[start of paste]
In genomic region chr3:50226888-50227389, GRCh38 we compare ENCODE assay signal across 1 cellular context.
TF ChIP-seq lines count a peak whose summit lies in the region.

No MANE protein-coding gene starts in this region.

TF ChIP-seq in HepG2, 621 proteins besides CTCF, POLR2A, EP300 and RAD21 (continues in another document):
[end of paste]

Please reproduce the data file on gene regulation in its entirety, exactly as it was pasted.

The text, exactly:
In genomic region chr3:50226888-50227389, GRCh38 we compare ENCODE assay signal across 1 cellular context.
TF ChIP-seq lines count a peak whose summit lies in the region.

No MANE protein-coding gene starts in this region.

TF ChIP-seq in HepG2, 621 proteins besides CTCF, POLR2A, EP300 and RAD21 (continues in another document):